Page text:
Monday, December 19, 2005

October 21, 2005: Parting Thoughts on Romania

I thought I'd try to round out my past messages with an overview of their contemporary spiritual situation as reflected in the book Blessed Paisius Velichkovsky: The Man Behind the Philokalia. Because as I read this, it summed up & helped explain what the people are dealing with now...While I'm traveling, I'm reading books about the holy places or people in the history of the country. For example for Romania I took the books on the lives of Paisius Velichkovsky, Elder Cleopa & the Romanian Patericon published by the St Herman's brotherhood. It has helped give me a feel for the spirituality of different periods & some background about the culture/history, etc. I especially have tried to read about certain people/places either right before or after visiting that spot. I'll try to include the other books in subsequent e-mails as background for those interested...for the Holy Land & surrounding areas I'm taking the Pilgrim's Guide to the Holy Land (published by Holy Nativity Convent of Boston) & The Desert a City by Chitty (about the history of the early desert ascetics in the region). So without much further ado, as quoted from the life of Paisius Velichkovsky based on witnesses who have lived under the former Romanian Communist yoke ( p.251-253):

"Hundreds & hundreds of ascetics, sometimes attaining the sanctity of the great desert saints of ancient times, were nurtured under the grace-filled influence of Paisius Velichkovsky. The Romanian land, Moldavia, was vouchsafed to preserve the remains of this great Elder who never returned to Russia. This territory from of old was a crossroads for various monks traveling from the East, & from Russia, thus being a source of spiritual enlightenment for the local people. Here many large foreign monasteries had their holdings, or metochia; for example, the Sinai Monastery had the 'Sinaia' next to the King's residence. There were many hesychasts. Hesychasm came from Mt Athos, Blessed Paisius being a leading disseminator of it, and it survived until our times, when, being tested by martyrdom it gave a magnificent harvest, so blinding in its spiritual beauty that the contemporary world, deep in the pollution of sin, is not only powerless to see & sense this unearthly beauty, but is already almost a participant in the rapid liquidation of this reflection of Christ. Here is what we have learned, almost as a secret.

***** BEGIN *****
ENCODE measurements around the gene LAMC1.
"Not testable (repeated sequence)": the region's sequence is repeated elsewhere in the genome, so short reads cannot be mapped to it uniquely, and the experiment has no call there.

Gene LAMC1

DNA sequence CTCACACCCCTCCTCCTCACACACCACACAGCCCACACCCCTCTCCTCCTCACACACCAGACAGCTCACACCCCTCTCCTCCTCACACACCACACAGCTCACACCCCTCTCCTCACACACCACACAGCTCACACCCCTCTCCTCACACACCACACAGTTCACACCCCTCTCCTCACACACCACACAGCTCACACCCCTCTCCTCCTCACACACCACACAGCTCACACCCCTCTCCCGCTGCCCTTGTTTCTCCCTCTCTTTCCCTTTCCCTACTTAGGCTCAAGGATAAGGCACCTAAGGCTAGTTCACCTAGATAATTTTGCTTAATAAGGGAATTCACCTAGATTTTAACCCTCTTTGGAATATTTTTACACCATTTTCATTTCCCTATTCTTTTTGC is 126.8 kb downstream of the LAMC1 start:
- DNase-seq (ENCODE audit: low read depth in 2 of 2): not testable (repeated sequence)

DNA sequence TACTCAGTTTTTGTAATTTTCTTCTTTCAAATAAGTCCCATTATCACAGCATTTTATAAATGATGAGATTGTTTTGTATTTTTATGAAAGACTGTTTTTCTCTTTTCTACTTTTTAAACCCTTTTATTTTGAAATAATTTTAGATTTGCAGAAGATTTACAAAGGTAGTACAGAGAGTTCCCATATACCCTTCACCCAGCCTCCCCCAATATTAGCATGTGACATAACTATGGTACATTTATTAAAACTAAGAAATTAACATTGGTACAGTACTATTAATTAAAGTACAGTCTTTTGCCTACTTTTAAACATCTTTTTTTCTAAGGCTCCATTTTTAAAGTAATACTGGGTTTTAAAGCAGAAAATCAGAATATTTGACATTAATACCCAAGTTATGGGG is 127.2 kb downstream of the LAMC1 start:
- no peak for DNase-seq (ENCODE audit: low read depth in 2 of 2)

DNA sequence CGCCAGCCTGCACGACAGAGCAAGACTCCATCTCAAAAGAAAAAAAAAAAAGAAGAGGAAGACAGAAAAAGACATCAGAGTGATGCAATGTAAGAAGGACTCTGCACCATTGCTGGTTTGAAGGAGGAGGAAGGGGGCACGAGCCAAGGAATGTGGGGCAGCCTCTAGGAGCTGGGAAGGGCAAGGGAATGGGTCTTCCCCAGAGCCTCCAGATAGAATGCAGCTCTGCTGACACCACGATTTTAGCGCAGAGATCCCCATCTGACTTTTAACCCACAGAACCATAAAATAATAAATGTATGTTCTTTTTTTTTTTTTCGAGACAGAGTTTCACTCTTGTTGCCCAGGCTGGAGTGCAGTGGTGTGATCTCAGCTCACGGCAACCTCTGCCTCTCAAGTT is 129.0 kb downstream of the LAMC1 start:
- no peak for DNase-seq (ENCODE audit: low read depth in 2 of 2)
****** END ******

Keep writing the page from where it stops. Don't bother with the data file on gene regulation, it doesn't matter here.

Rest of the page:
In Romania just before our time, there were some 200 desert recluses in the mountains. They lived in caves & would die there in seclusion; only their bones would remain in the caves with signs: 'Here lived the sinful monk so & so,' and the like. To some of these monks people would bring food from monasteries and would leave it somewhere nearby for them to take. But there were some anchorites whom it was impossible to reach, & they existed by themselves without help from outside.